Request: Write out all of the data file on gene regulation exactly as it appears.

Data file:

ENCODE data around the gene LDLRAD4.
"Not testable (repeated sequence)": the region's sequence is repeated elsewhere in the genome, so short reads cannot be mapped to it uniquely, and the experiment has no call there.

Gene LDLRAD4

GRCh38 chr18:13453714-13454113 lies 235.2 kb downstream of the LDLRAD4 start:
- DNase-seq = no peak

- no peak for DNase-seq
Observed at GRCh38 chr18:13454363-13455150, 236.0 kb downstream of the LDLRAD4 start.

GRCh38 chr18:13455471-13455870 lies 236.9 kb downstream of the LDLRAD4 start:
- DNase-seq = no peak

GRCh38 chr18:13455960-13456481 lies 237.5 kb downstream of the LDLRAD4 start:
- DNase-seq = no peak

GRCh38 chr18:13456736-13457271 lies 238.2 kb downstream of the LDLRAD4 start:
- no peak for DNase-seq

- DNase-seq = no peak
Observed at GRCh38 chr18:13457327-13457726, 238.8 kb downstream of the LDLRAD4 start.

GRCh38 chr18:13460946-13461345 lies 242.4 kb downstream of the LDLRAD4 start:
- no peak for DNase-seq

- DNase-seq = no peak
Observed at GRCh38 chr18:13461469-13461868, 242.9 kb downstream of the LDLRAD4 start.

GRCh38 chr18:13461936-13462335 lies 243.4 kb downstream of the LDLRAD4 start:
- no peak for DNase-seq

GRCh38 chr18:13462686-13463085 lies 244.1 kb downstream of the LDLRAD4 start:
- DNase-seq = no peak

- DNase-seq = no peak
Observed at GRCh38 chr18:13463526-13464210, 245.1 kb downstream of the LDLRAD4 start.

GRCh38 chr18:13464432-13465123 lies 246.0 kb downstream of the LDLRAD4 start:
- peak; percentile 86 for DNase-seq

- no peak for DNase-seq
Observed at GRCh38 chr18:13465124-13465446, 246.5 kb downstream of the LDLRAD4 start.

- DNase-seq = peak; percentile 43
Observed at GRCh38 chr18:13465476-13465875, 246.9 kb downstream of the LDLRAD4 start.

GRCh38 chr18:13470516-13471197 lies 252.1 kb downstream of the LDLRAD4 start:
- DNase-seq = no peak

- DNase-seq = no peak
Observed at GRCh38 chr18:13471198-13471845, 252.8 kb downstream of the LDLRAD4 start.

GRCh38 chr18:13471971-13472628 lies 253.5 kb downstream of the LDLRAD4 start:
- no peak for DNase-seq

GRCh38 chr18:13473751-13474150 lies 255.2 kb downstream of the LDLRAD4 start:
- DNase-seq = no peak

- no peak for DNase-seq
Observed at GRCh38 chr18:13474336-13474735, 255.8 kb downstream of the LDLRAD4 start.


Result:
ENCODE data around the gene LDLRAD4.
"Not testable (repeated sequence)": the region's sequence is repeated elsewhere in the genome, so short reads cannot be mapped to it uniquely, and the experiment has no call there.

Gene LDLRAD4

GRCh38 chr18:13453714-13454113 lies 235.2 kb downstream of the LDLRAD4 start:
- DNase-seq = no peak

- no peak for DNase-seq
Observed at GRCh38 chr18:13454363-13455150, 236.0 kb downstream of the LDLRAD4 start.

GRCh38 chr18:13455471-13455870 lies 236.9 kb downstream of the LDLRAD4 start:
- DNase-seq = no peak

GRCh38 chr18:13455960-13456481 lies 237.5 kb downstream of the LDLRAD4 start:
- DNase-seq = no peak

GRCh38 chr18:13456736-13457271 lies 238.2 kb downstream of the LDLRAD4 start:
- no peak for DNase-seq

- DNase-seq = no peak
Observed at GRCh38 chr18:13457327-13457726, 238.8 kb downstream of the LDLRAD4 start.

GRCh38 chr18:13460946-13461345 lies 242.4 kb downstream of the LDLRAD4 start:
- no peak for DNase-seq

- DNase-seq = no peak
Observed at GRCh38 chr18:13461469-13461868, 242.9 kb downstream of the LDLRAD4 start.

GRCh38 chr18:13461936-13462335 lies 243.4 kb downstream of the LDLRAD4 start:
- no peak for DNase-seq

GRCh38 chr18:13462686-13463085 lies 244.1 kb downstream of the LDLRAD4 start:
- DNase-seq = no peak

- DNase-seq = no peak
Observed at GRCh38 chr18:13463526-13464210, 245.1 kb downstream of the LDLRAD4 start.

GRCh38 chr18:13464432-13465123 lies 246.0 kb downstream of the LDLRAD4 start:
- peak; percentile 86 for DNase-seq

- no peak for DNase-seq
Observed at GRCh38 chr18:13465124-13465446, 246.5 kb downstream of the LDLRAD4 start.

- DNase-seq = peak; percentile 43
Observed at GRCh38 chr18:13465476-13465875, 246.9 kb downstream of the LDLRAD4 start.

GRCh38 chr18:13470516-13471197 lies 252.1 kb downstream of the LDLRAD4 start:
- DNase-seq = no peak

- DNase-seq = no peak
Observed at GRCh38 chr18:13471198-13471845, 252.8 kb downstream of the LDLRAD4 start.

GRCh38 chr18:13471971-13472628 lies 253.5 kb downstream of the LDLRAD4 start:
- no peak for DNase-seq

GRCh38 chr18:13473751-13474150 lies 255.2 kb downstream of the LDLRAD4 start:
- DNase-seq = no peak

- no peak for DNase-seq
Observed at GRCh38 chr18:13474336-13474735, 255.8 kb downstream of the LDLRAD4 start.